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  • Print publication year: 2004
  • Online publication date: June 2018

11 - Evaluating your performance

from Part 2 - Skills and resources for evidence-based information practice

Summary

Introduction

The final stage of evidence-based practice is evaluating your own performance (Figure 11.1). This has two aspects: firstly, on a technical level:

  • • How have you performed with regard to the stages of evidence-based practice?
  • • Did I ask a specific focused question?
  • • Did I find efficiently the best evidence to answer my question?
  • • Did I evaluate the evidence reliably according to validity and usefulness?
  • • Did I apply the results of the research appropriately to a specific user or group of users?
  • Evaluating your performance in this context helps you become a better evidencebased practitioner.

    Secondly and more importantly, has the service that you introduced or modified as a result of undertaking the evidence-based process actually made the anticipated difference? Evaluating your performance in this context helps you become a better evidence-based practitioner. As Todd (2002) identifies: ‘evidence- based practice thus has two important dimensions. First, it focuses on the conscientious, explicit and carefully chosen use of current best research evidence in making decisions about the performance of the day-by-day role. Second, evidence-based practice is where day-by-day professional work is directed towards demonstrating the tangible impact and outcomes of sound decision making and implementation of organizational goals and objectives’.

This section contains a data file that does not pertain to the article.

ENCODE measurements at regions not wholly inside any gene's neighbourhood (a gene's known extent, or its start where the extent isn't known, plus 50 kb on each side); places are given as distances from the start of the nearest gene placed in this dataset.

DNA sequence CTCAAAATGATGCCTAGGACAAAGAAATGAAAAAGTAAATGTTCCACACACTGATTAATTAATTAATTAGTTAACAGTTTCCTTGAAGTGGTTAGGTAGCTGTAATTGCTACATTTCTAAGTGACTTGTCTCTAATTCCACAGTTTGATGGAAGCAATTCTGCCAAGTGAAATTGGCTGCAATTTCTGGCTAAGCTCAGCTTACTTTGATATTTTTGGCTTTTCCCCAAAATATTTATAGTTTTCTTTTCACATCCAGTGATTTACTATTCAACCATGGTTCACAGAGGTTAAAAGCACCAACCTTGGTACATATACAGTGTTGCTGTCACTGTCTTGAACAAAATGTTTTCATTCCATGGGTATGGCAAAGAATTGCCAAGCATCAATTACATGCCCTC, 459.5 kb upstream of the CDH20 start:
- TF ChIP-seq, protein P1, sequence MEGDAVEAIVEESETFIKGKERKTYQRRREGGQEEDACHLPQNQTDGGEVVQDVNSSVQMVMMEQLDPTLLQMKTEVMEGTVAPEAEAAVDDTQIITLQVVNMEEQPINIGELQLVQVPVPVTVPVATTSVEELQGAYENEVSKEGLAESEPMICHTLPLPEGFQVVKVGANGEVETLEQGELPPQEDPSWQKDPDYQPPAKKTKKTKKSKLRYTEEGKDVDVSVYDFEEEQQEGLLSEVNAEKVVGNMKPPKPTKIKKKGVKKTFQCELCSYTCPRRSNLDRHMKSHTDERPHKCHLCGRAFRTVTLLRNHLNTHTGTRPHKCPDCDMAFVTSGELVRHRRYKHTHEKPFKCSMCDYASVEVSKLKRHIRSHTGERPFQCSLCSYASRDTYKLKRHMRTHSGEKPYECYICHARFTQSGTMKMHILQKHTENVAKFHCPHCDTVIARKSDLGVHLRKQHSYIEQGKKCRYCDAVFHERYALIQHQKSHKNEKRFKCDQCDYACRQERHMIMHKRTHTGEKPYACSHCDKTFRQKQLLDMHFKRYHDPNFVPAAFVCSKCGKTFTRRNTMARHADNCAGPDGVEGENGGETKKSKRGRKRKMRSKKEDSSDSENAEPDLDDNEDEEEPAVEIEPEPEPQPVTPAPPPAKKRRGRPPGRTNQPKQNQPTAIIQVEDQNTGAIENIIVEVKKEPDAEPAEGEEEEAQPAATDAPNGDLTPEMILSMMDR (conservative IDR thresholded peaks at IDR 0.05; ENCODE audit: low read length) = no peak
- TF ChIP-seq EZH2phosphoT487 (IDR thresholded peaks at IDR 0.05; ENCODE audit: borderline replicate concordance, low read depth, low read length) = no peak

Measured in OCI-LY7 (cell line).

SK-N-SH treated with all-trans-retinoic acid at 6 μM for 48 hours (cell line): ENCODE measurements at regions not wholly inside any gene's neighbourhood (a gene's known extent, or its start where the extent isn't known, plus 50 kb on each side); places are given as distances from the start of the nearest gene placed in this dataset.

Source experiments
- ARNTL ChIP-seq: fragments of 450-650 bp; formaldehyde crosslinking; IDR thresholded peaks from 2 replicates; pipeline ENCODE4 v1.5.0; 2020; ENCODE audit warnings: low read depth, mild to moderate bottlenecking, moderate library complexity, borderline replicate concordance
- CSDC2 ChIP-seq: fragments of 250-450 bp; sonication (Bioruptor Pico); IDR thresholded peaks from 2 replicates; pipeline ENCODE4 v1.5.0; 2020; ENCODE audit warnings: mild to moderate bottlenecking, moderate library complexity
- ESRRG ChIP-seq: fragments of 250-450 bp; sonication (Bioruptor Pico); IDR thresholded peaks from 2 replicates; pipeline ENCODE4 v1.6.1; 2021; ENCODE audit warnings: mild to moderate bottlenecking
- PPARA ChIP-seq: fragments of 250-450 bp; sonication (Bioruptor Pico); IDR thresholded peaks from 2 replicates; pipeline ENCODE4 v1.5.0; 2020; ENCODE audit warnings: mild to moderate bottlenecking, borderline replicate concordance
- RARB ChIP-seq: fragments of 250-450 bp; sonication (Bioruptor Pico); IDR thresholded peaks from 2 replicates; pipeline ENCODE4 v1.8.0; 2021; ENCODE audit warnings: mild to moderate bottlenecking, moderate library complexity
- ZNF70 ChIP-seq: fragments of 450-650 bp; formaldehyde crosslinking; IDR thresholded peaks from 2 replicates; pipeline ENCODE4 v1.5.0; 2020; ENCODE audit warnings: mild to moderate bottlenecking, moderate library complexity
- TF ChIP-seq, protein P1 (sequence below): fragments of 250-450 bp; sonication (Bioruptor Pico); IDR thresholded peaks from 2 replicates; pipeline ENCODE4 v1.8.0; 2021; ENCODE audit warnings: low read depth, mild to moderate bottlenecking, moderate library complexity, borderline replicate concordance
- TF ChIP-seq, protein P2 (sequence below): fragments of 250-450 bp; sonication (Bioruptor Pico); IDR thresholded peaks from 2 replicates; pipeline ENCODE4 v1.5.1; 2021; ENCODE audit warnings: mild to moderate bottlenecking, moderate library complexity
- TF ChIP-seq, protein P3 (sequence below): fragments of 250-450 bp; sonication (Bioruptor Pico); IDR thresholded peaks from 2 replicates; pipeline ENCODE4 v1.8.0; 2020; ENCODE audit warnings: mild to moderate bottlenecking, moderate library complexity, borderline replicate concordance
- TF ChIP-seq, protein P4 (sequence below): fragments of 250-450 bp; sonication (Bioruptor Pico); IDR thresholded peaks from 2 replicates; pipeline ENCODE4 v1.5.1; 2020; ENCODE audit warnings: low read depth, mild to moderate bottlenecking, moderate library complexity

Evaluation will consider both direction and degree; did the intervention have the planned effect (as opposed to the opposite effect) and did the effect have the expected magnitude? It may also lead you to redefine the original problem (Figure 11.1).

    Because change strategies involve organizational and individual factors, differences between what you anticipate and what actually happens can have various causes:

  • • differences between the political, cultural or economic environment in the published study and that in which you are operating (applicability differences)
  • • differences between the technologies employed in the published study and those available to you locally (intervention differences)
  • • differences between the morale, motivation and commitment of staff in the published study compared with those locally (motivational differences).
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